The Christopher is a registered historic building in Edgartown, on Martha’s Vineyard, opposite Chappaquiddick Island.
Martha’s Vineyard has its own regional runway, but for international arrivals, Boston is your airport of choice: it’s a two-and-a-half-hour drive from Logan International to Edgartown.
Yacht trumps car on Martha’s Vineyard, but if you are bringing wheels, there’s private parking from $50 a day at the Christopher: spaces are very limited, so book with as much notice as you’re able to give.
From the Massachusetts mainland, you can take the ferry to Martha’s Vineyard from Hyannis.
Worth getting out of bed for
MV’s island locale makes sea-based pursuits the obvious choice: if you’re swimming, beaches vary, so find out about undertows and wave sizes before you wade in; take a guided kayaking tour, or book onto a sailing cruise or more exclusive private charter. From Edgartown’s Memorial Wharf, Magic Carpet – a 56ft wooden yawl – sails daily, for a classic yacht experience. Two wheels are the land transport of choice on MV, with miles of trails for cyclists, including a 14-mile round trip looping Edgartown, as well as a six-mile jaunt to Oak Bluffs that’s scenic and waterside most of the way. Some of the island’s outlying beaches make for an idyllic day trip: pack a picnic and take the Chappy Ferry to East Beach, a quieter, boulder-strewn beach of Atlantic rollers and plentiful birdlife. An easy bike ride from the Christopher’s sister stay Summercamp, Joseph Sylvia state beach is where you can jump off ‘Jaws Bridge’ of the Spielberg movie fame.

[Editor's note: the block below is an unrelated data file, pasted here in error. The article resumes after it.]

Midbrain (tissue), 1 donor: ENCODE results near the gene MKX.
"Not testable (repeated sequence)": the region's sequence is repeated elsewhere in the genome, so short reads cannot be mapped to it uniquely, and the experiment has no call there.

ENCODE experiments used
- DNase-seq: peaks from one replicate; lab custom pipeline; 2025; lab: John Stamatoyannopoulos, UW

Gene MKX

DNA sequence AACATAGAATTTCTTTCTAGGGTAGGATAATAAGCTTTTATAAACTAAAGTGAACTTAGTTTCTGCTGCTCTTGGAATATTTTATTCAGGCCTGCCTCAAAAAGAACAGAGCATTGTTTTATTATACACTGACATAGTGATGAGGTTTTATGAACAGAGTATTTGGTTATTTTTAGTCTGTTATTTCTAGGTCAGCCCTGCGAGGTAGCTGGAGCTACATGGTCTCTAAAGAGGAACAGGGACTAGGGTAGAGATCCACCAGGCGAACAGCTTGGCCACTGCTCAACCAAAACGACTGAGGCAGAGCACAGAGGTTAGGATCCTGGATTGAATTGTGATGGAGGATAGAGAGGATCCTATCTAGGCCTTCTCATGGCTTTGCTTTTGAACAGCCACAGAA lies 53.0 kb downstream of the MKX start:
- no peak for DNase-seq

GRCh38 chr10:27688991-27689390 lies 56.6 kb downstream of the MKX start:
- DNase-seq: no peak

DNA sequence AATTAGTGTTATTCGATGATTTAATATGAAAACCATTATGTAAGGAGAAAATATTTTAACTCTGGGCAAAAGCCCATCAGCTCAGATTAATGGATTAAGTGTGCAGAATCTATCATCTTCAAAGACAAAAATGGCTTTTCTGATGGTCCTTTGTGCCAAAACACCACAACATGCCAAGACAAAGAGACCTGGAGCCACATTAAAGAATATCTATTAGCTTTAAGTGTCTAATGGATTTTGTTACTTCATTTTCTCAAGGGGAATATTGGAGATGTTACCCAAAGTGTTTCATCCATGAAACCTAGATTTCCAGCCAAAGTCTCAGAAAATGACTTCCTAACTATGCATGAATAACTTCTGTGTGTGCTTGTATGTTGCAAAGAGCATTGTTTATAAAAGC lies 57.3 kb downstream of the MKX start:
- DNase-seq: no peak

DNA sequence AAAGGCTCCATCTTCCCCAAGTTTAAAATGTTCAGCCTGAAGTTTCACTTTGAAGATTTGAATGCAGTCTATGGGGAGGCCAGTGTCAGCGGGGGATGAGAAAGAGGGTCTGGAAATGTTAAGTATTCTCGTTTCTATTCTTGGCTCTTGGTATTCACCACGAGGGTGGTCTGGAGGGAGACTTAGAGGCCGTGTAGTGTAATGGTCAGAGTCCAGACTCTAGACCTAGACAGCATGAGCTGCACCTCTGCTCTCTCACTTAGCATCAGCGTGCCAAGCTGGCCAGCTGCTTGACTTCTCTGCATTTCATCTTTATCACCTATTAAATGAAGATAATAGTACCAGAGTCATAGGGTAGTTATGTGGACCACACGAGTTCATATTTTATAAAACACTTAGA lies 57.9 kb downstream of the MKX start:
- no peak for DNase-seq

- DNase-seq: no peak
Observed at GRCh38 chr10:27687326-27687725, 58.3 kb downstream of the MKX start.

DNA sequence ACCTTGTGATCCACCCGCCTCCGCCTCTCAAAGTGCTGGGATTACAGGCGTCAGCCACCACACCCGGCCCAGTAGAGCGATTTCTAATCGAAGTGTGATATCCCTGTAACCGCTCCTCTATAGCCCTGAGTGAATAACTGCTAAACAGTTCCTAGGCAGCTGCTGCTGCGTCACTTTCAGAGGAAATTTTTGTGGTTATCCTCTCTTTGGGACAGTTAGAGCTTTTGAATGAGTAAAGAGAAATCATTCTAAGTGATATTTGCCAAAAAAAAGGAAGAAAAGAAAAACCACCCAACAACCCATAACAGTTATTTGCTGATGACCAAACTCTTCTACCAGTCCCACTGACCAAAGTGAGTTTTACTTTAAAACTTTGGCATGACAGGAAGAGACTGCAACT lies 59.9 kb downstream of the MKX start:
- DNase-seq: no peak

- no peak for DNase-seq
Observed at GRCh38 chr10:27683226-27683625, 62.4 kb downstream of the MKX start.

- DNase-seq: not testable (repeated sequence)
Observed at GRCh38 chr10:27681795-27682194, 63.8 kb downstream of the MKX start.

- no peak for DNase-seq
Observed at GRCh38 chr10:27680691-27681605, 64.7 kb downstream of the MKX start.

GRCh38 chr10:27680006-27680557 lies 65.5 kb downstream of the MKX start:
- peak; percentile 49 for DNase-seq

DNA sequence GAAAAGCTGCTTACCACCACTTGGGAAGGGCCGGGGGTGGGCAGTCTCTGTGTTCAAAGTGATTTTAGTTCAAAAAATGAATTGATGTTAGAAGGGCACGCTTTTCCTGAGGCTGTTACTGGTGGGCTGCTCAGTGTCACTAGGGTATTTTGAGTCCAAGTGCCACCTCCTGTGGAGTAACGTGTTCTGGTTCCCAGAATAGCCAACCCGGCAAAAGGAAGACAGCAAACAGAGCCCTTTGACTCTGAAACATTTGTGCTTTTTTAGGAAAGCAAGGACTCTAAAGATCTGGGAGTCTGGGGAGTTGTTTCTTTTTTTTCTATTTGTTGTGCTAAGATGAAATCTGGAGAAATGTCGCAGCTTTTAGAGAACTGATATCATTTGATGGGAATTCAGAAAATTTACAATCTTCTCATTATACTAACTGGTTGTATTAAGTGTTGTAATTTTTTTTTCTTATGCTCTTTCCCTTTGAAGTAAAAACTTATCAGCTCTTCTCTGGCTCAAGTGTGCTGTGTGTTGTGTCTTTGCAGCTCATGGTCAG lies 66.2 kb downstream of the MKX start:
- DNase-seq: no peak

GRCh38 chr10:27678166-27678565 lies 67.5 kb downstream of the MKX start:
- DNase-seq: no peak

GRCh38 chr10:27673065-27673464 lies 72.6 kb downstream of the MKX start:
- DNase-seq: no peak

A trio of eateries on Main Street are your introduction to Edgartown’s rich culinary scene. Fish and chop house Atlantic is a white-timbered homestead with tables out front and on the porch, as well as in the wood-panelled dining room. It doesn’t take reservations, but it’s worth a gamble to sample its waterfront views accompanying platters of oysters, grilled swordfish, sea bass (branzino) or steamed lobster; for turf lovers, artfully plated lamb cutlets and seared prime cuts hit the spot. For local, farm-to-table fare that changes with the seasons, head to Atria, where you can dine on the canopied patio, at a linen-topped round table indoors or bar-style in the brick-walled cellar. It’s hard to pin down such an ever-evolving menu, but chef Christian Thornton describes it as ‘international comfort food’ with refined plates as well as burgers (meaty or vegan) catering to all moods. In a porticoed brick building with tables on the sidewalk beneath its awning, the Port Hunter is a raw bar, cocktail den and kitchen. Maine mussels, Edgartown clams and oysters, and halibut ceviche are the overture to roasted half chicken, fish tacos, curry bowls or burgers; or go for the Manhattans, Moscow mules and margaritas. You can find more recommendations via Smith-approved sister property, the Sydney, too.
A foray at Edgartown Books involves our kind of multi-tasking: picking up a paperback or two, then heading straight to Behind the Bookshop, its resident café, for a caffeine fix and a muffin; they also serve lunch and have a modest cocktail menu. With outposts in Edgartown, Oak Bluffs and Vineyard Haven, Mad Martha’s ice-cream is an island institution that’s been serving scoops of the cold stuff since the 1970s.